When a business experiences a ransomware attack, the company must decide whether to pay the attackers. In addition to paying for the damage caused by a ransomware attack, the company may have to deal with legal costs, forensics, and compliance fines.
Cyber insurance can help mitigate these costs by shielding businesses from the financial losses associated with a data breach, cyberattack, or another cybersecurity incident. This can help keep the company out of court and focus on recovery instead.
Coverage for Damages
Cyber insurance helps cover damages associated with data breaches and other cybersecurity incidents. This can include costs related to investigations, forensics, compliance fines, lawsuits, and extortion payments.
Often, businesses need to be made aware that their existing property and liability policies do not provide full coverage for these losses. That is why finding a policy written explicitly for cybersecurity is essential.
As data breaches and ransomware attacks increase, insurers require more detail on security best practices when underwriting new policies. This includes asking questions about backup procedures and specific security controls in place.
These requirements are an effort to mitigate risk, and some companies have been rejected for coverage because they still need to follow these standards.
A cyberattack can cause significant financial and reputational damage when a business is hit. In addition, it can also lead to legal actions from affected customers and regulatory activity.
The cost of a ransomware settlement can be very high, especially for large organizations with extensive data infrastructures and complex systems. That is why it’s essential to look for a policy that will help cover the cost of the damages that result from a ransomware attack.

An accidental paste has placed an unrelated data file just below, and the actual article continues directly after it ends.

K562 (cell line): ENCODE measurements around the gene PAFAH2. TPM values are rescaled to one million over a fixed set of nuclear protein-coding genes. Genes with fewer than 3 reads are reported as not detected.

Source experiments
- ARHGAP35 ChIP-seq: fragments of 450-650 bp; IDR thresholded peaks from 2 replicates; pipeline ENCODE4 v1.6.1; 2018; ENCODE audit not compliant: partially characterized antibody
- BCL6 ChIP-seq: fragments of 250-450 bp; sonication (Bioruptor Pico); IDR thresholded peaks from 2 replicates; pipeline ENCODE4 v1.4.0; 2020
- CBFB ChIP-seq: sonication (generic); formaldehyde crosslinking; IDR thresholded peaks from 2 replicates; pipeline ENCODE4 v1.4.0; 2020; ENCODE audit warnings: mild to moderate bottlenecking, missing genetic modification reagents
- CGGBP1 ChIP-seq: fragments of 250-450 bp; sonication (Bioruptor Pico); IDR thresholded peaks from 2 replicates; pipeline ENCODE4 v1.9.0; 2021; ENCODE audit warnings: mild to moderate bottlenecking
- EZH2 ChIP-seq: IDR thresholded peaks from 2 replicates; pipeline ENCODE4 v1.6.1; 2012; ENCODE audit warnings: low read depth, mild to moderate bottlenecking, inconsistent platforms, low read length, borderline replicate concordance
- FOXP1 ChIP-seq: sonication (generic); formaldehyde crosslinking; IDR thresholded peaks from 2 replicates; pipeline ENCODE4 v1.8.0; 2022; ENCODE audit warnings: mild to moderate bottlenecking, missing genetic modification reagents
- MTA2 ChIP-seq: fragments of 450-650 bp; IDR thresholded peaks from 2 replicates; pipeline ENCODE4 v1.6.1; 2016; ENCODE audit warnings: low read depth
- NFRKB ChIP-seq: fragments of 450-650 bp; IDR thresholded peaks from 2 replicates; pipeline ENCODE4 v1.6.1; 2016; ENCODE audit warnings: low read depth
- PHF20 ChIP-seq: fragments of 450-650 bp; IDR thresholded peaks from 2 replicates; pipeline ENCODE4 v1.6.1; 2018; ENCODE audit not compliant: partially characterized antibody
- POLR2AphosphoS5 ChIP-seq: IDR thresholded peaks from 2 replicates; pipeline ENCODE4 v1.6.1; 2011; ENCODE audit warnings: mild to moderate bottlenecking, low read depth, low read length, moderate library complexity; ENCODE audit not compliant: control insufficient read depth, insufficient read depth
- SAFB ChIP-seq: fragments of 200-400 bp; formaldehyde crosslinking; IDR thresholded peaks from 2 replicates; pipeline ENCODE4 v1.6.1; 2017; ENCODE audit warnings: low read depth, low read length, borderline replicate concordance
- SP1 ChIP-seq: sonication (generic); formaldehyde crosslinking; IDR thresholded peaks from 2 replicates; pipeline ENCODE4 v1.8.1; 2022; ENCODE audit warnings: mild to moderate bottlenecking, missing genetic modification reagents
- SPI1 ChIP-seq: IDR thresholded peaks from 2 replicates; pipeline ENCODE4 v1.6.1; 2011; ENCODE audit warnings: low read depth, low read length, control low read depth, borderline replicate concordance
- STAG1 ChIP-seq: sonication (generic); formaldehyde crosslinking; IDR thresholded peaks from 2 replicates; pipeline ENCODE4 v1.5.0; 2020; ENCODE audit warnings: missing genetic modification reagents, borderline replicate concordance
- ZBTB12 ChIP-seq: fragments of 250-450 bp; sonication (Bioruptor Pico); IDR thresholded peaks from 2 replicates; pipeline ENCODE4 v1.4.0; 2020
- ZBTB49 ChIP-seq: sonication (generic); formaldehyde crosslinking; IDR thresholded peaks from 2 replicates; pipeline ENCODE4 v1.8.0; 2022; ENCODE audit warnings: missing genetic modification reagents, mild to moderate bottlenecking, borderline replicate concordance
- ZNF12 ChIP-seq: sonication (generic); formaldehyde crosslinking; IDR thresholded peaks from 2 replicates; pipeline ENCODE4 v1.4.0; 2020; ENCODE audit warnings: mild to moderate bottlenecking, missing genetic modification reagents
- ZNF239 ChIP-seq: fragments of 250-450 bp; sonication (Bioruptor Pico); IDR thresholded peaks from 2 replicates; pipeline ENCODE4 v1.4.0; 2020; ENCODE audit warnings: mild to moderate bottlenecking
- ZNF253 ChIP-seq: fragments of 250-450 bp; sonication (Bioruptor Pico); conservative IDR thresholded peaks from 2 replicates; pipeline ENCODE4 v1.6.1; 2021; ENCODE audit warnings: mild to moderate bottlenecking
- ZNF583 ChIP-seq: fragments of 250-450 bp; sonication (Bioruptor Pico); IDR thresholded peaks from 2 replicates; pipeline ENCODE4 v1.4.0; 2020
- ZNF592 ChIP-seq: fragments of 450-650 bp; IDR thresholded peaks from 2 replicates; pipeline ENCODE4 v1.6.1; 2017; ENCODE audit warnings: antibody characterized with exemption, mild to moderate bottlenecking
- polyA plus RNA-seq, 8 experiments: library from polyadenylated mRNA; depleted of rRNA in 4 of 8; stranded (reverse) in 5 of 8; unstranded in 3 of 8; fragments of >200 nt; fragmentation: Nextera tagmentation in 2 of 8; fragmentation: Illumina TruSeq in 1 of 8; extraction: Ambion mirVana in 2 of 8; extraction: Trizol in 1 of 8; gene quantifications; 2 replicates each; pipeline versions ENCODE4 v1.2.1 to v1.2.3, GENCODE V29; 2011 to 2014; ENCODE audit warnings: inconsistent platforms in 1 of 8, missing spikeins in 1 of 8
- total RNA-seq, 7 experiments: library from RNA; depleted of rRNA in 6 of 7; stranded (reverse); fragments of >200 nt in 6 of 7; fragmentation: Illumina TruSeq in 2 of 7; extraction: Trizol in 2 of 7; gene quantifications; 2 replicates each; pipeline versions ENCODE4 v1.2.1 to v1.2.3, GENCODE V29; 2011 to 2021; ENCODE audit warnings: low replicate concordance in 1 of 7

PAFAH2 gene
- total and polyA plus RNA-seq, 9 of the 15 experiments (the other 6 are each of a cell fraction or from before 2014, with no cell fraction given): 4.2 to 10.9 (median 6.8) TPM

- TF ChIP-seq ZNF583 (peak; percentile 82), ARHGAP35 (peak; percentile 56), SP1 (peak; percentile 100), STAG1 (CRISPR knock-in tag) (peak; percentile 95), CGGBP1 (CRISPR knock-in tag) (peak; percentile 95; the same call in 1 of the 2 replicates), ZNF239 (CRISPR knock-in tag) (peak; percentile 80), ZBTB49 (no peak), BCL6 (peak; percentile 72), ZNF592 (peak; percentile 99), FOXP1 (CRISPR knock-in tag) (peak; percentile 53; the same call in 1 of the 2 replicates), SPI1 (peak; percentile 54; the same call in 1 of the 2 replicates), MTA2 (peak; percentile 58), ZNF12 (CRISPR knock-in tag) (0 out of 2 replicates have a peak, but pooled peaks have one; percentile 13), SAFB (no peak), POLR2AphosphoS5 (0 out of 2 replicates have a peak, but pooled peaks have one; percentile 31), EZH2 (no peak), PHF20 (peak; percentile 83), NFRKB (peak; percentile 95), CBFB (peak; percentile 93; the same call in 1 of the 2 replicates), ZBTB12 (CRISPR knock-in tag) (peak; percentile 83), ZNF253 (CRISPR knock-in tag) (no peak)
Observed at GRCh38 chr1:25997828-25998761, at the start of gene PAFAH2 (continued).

Typically, cyber insurance can cover the cost of paying for encryption, restoring data, and replacing damaged computers. It can also cover the cost of a company’s lost income due to downtime and any regulatory fines that may be issued due to a data breach.
Coverage for Payments
Cyber insurance policies can help mitigate the costs of payments made to ransomware victims. This can include data recovery, system forensics, and legal fees.
Insurers are adjusting their policy limits to match the growing costs of ransomware attacks. They’ve raised premiums for a range of cyber policies from $5 million to $1 million or more over the last year, broker Risk Placement Services (RPS) said in a recent report.
The insurance industry is also collaborating with law enforcement to strengthen its lines of communication and share threat intelligence. This can ensure that ransom payments are only paid when no other options exist.
For example, a school district in Michigan recently had a ransomware attack on its computers and was forced to pay $60,000 for a decryptor to unlock its data. Its insurer covered the payment but lost money daily because the computer systems were down.